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Don’t Breathe Review

Don’t Breathe lives up to its terrifying trailer that promises tons of tension. A young trio specializing in breaking and entering homes via keys provided by one member’s security-guard dad find themselves at the (little) mercy of a blind Gulf War vet (Stephen Lang) who lost his daughter in a car accident caused by a wealthy young woman. Flush with settlement money, the blind man is a perfect mark for Rocky (Jane Levy of Don’t Breathe filmmaker Fede Alvarez’s more-successful-than-not remake of Evil Dead), Alex (Dylan Minnette, Goosebumps) and Money (Daniel Zovatto). However, the trio soon learns their intended victim has some secrets he would prefer did not get out, and he is willing to kill to keep them.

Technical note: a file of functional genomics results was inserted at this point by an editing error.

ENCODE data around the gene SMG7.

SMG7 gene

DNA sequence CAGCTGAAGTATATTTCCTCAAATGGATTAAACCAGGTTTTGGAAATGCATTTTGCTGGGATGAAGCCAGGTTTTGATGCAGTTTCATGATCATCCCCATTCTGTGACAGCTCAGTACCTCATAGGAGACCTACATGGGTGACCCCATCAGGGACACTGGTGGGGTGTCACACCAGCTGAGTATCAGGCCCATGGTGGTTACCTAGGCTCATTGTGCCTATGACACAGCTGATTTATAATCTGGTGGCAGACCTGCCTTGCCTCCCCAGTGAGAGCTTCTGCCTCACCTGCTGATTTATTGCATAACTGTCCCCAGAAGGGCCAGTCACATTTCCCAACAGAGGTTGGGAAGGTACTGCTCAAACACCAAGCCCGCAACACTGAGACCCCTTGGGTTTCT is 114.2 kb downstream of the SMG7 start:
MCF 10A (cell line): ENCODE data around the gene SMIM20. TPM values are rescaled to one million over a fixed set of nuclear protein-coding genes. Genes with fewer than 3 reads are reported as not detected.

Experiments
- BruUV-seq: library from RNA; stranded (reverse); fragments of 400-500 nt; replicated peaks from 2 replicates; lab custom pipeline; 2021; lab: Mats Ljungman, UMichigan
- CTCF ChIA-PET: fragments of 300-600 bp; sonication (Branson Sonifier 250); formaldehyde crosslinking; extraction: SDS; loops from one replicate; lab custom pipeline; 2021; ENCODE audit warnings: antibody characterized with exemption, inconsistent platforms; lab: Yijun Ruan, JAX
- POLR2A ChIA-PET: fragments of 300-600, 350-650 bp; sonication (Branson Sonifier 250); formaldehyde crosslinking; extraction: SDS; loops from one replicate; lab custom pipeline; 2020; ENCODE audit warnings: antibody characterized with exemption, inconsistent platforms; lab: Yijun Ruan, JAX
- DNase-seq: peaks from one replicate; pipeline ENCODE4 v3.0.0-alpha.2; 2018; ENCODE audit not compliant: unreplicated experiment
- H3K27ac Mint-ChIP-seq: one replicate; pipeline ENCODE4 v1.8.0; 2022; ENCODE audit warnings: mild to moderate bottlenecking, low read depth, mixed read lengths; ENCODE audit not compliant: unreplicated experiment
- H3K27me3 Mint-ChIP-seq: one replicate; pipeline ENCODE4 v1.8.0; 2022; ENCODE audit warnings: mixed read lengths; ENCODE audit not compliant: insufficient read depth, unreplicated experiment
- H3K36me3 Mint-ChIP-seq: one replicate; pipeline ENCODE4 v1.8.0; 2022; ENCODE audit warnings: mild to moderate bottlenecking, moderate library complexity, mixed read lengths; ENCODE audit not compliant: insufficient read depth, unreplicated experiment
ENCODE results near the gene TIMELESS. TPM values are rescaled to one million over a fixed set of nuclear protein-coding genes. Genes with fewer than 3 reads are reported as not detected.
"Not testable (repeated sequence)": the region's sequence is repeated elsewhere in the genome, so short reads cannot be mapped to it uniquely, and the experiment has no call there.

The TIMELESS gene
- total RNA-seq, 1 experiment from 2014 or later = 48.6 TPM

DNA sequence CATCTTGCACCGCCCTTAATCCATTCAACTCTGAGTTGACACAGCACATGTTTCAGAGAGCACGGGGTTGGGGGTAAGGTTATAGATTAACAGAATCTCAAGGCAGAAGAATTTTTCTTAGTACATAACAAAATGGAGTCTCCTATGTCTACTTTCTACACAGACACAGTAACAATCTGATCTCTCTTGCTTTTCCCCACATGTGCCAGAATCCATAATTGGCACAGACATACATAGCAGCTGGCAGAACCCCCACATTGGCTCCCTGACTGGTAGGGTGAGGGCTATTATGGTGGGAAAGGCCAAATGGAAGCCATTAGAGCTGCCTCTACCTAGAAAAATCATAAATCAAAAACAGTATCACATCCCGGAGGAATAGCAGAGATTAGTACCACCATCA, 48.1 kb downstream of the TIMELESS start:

The tension of Don’t Breathe is incredible, starting with the early high of hiding in plain sight from Lang’s blind man as he patrols the house like Jaws and lasting through the umpteenth time he traps one of his would-be robbers. The ick factor surprisingly increases exponentially in one of the movie’s several exceptionally well-revealed—if never wholly unexpected—twists. But Lang is the key ingredient. Mostly known as Avatar’s extraordinary villain Colonel Miles Quaritch, he is absolutely petrifying as the muscular, blind antagonist of Don’t Breathe; his blank eyes in the abject darkness of the basement will haunt you. And he even has franchise potential! 

With its social context and Detroit as an urban wasteland, Don’t Breathe achieves the horror-cum-message movie that Wes Craven intended The People Under the Stairs to be. Pair with Netflix’s Hush for a full night of sensory-deprived horror, provided by two of 2016’s best scary movies.